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First suspected drone strike in Pakistan since bin Laden raid; 12 dead

From Nasir Habib, CNN
Friday's suspected drone strike (file photo) was the 21st this year compared to 111 in all of 2010.
Friday's suspected drone strike (file photo) was the 21st this year compared to 111 in all of 2010.
STORY HIGHLIGHTS
  • The operation took place in North Waziristan
  • Drone strikes have been controversial in Pakistan
  • One politician warned of disrupting NATO supply route
RELATED TOPICS

Islamabad, Pakistan (CNN) -- A suspected U.S. drone struck and killed targets in Pakistan's tribal region Friday, the first such attack since American troops killed al Qaeda leader Osama bin Laden north of Islamabad earlier this week.

Two Pakistani intelligence officials told CNN that 12 suspected militants were killed in the assault in the Data Khel region of North Waziristan, one of the seven districts of Pakistan's volatile tribal region bordering Afghanistan.

The drone, an unmanned aircraft, attacked a militant hideout and a vehicle carrying militants.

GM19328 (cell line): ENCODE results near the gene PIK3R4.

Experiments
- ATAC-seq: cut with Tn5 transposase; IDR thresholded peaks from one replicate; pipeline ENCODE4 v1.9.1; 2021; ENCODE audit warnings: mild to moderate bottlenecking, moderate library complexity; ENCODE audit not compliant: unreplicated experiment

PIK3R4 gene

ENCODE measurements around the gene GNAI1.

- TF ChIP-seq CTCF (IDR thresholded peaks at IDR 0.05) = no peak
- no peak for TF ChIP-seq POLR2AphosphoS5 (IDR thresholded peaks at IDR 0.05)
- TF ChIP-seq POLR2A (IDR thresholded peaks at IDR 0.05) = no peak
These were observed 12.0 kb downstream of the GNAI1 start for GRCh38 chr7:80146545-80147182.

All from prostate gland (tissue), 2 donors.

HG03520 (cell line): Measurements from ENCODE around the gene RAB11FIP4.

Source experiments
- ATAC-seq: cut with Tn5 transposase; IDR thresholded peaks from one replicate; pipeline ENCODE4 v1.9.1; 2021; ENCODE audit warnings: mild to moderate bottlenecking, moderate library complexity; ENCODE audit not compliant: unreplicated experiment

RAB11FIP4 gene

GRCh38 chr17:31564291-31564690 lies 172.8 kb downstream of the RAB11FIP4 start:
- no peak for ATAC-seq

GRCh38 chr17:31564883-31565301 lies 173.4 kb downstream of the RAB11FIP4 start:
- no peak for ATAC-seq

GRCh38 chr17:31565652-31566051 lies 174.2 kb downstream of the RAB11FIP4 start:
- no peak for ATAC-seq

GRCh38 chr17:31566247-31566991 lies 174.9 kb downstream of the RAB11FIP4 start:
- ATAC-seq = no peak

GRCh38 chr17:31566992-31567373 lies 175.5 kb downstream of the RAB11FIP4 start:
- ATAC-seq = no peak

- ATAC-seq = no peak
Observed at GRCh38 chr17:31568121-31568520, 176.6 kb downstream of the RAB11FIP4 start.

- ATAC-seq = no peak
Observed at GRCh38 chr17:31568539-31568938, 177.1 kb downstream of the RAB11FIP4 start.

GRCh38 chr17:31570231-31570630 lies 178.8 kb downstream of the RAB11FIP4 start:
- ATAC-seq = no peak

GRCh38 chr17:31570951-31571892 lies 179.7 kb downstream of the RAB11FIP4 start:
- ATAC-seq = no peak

The U.S. operation targeting bin Laden intensified discord and highlighted the mistrust between Pakistan and the United States, which did not inform the Pakistanis of the raid in the military garrison town of Abbottabad.

Before that dramatic operation, many Pakistanis had been particularly displeased with the controversial practice of targeting militants with unmanned aircraft because civilians have died in the operations.

Last month, 44 people were killed in a drone strike in Pakistan's tribal region and the government of Pakistan formally asked the U.S. government for an apology.

After that strike, frequency of the drone strikes was reduced.

CNN's Islamabad bureau has counted only four drone strikes over the last month and a half. Friday's suspected drone strike was the 21st this year compared to 111 in all of 2010. There was no immediate comment on the strike from the United States.

The intelligence officials asked not be named because they were not authorized to speak to the media.

Imran Khan -- head of a right-wing political party in Pakistan -- has warned that his party and followers will disrupt the flow of supplies through Pakistan to NATO troops in Afghanistan if the strikes aren't stopped.

His group held a sit-in protest against the strikes in Peshawar last month. Around 8,000 to 10,000 people participated.

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